The government borrowed £18.6 billion last month, £5.6 billion less than in April last year and below expectations.
City economists had forecast borrowing of £18.8 billion and the Office for Budget Responsibility’s estimate was for £19.1 billion. However, it is the still the fourth highest borrowing for the month since records began in 1993.
The government was helped by a £5.5 billion rise in taxes to £50.2 billion, including £1.4 billion from the increase in National Insurance. Total receipts rose to £70.2 billion, £9.9 billion more than in the same month last year.
While the government continued to be helped by the drop in spending on Covid-19, the rise in inflation to 40-year highs is pushing up the cost of servicing debt. Debt interest payments were £4.4 billion. Of this, £3.9 billion was down to the rise in the retail prices index, which determines payouts on index-linked gilts, to 11.1 per cent last month.
Michal Stelmach, senior economist at KPMG, said: “Following the latest spike in RPI inflation, we now expect monthly interest spending to reach an eye-watering £16 billion in June, exceeding the annual day-to-day budget of the Home Office.”
Rishi Sunak, the chancellor, said: “While we are doing what we can to help families deal with rising prices, inflation is also pushing up our spending on debt interest, which is expected to reach £83 billion this year. We must take a balanced and responsible approach to support people now, while also not burdening future generations, and we’re on track to drive public debt down by 2024-25.”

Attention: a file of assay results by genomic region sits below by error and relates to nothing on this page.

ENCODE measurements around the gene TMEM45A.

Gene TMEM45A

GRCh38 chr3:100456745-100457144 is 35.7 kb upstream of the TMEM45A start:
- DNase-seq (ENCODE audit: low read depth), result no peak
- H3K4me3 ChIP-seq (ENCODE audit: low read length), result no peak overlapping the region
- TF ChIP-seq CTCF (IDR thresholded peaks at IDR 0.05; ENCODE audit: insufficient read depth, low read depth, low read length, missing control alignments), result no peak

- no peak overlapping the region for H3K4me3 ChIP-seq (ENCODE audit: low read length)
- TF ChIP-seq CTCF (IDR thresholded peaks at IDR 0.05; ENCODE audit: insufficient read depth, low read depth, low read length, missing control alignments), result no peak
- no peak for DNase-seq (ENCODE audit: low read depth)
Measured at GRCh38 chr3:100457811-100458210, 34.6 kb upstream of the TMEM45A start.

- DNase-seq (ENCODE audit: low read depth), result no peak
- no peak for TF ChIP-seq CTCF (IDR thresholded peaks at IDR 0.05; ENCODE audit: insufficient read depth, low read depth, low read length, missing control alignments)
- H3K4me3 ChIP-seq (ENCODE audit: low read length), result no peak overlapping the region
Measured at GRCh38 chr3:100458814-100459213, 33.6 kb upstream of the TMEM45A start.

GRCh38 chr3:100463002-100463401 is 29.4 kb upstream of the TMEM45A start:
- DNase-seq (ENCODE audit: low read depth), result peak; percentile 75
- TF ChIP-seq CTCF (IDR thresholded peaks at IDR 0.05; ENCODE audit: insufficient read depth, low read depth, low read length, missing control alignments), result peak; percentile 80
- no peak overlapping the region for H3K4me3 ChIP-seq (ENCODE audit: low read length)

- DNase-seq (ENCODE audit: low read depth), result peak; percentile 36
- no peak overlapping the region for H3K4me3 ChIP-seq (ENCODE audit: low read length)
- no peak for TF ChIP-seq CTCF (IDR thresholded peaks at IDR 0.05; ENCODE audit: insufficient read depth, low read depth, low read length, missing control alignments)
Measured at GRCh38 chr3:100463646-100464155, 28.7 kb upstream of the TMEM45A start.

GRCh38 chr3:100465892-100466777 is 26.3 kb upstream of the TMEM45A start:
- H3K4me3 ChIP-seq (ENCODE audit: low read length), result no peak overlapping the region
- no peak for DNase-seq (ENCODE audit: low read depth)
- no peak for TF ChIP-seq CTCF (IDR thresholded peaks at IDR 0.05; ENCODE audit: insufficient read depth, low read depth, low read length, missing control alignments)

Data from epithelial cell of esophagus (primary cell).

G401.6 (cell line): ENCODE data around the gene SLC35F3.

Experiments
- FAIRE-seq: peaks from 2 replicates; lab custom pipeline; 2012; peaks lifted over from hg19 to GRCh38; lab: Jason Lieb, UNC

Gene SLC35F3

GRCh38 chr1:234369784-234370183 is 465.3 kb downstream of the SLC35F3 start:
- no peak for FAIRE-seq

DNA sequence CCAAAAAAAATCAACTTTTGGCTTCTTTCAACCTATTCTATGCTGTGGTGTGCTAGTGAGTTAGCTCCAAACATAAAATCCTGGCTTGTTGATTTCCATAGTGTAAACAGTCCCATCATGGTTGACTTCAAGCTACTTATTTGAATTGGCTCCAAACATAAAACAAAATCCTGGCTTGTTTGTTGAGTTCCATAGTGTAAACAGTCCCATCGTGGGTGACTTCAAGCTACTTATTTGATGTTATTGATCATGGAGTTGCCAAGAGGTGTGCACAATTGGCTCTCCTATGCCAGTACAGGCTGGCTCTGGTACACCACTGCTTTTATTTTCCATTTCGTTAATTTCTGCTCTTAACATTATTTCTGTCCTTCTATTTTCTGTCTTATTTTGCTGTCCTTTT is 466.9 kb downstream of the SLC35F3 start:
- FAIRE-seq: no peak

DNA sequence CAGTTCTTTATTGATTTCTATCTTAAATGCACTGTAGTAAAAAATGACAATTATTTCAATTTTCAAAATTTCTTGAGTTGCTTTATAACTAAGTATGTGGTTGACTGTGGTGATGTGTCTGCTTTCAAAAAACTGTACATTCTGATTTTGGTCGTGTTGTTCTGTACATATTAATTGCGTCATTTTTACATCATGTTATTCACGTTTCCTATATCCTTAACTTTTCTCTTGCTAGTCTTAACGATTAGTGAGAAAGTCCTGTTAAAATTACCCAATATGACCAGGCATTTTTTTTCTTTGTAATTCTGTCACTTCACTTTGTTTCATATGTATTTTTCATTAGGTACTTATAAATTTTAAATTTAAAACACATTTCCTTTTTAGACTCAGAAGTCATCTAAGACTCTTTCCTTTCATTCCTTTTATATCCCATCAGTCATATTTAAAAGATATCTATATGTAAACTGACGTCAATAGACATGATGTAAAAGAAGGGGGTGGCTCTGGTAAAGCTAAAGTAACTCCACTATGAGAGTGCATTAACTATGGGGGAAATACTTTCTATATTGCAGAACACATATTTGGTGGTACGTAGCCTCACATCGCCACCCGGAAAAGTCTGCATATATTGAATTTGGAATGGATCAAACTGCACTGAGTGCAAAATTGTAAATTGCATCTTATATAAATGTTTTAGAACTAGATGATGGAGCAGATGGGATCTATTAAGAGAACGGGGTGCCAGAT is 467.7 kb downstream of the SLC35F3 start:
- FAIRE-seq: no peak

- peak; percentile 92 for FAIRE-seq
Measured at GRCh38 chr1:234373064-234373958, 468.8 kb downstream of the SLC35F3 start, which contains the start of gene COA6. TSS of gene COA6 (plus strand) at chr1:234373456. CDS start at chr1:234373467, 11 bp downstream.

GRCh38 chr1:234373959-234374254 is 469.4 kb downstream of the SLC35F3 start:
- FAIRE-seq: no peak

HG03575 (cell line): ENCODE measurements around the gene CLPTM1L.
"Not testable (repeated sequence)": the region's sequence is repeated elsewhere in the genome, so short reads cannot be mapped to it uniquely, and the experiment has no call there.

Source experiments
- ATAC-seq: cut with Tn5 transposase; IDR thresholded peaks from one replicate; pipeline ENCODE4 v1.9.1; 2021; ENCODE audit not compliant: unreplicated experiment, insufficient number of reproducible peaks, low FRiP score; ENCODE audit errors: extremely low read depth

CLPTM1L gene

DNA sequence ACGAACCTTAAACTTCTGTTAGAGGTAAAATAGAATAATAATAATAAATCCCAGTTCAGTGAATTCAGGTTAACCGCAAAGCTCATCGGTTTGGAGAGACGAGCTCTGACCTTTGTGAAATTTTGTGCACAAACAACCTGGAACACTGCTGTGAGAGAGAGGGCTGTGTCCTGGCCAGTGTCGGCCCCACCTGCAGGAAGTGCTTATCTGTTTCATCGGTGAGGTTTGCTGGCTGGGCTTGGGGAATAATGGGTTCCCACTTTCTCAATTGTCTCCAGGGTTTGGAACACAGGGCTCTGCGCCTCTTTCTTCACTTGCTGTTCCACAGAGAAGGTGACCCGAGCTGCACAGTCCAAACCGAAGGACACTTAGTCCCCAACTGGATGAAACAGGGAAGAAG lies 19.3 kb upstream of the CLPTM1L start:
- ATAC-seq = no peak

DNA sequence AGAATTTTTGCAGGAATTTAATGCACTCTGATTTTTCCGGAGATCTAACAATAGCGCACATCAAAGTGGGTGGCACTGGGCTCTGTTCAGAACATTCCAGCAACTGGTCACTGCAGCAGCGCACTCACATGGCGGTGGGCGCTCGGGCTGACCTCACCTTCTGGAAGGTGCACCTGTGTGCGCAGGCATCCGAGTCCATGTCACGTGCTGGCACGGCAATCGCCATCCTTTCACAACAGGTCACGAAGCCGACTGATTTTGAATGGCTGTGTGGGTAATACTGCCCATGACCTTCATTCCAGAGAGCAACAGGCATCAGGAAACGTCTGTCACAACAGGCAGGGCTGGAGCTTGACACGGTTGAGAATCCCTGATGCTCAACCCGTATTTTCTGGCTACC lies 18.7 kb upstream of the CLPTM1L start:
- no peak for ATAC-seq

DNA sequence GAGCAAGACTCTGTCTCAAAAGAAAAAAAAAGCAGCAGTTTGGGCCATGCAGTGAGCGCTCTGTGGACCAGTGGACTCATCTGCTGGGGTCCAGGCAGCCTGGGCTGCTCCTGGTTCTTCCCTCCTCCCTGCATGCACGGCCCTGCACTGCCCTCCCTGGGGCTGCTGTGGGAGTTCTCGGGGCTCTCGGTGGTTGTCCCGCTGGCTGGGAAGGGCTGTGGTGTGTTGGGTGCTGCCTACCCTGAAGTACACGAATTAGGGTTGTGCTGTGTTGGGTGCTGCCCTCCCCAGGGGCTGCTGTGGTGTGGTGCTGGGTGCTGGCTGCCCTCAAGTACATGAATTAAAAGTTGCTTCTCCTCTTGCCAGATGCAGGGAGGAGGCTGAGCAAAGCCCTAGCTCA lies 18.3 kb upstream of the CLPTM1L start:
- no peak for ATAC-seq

The chancellor announced £22 billion of temporary support to cushion the cost-of-living squeeze on households in his spring statement but is under pressure to do more. He is reported to be considering a windfall tax on electricity companies as well as oil and gas suppliers to help households cope with the rise in energy prices.
Energy bills jumped 54 per cent last month for millions of households whose bills are determined by the energy price cap. Food prices are also rising as a result of the war in Ukraine.
Paul Dales, chief UK economist at Capital Economics, said: “The lower-than-expected public borrowing of £18.6 billion in April … and the downward revisions to borrowing in 2021-22 will only add to the pressure on the chancellor to go big when finalising the imminent support package for households. We think any support will be small and targeted rather than big and widespread.”
Samuel Tombs, chief UK economist at Pantheon Macroeconomics, expected public borrowing to total about £110 billion this year, “above the OBR’s £99.1 billion forecast, even before any possible further measures to support households are taken into account”.
Public sector net debt stood at £2,347.7 billion at the end of April, about 95.7 per cent of gross domestic product, 0.9 percentage points higher year on year.
The Office for National Statistics has also revised down its estimate of borrowing in the year to the end of March to £144.6 billion, from £151 billion previously. It remained above the OBR’s forecast of £127.8 billion.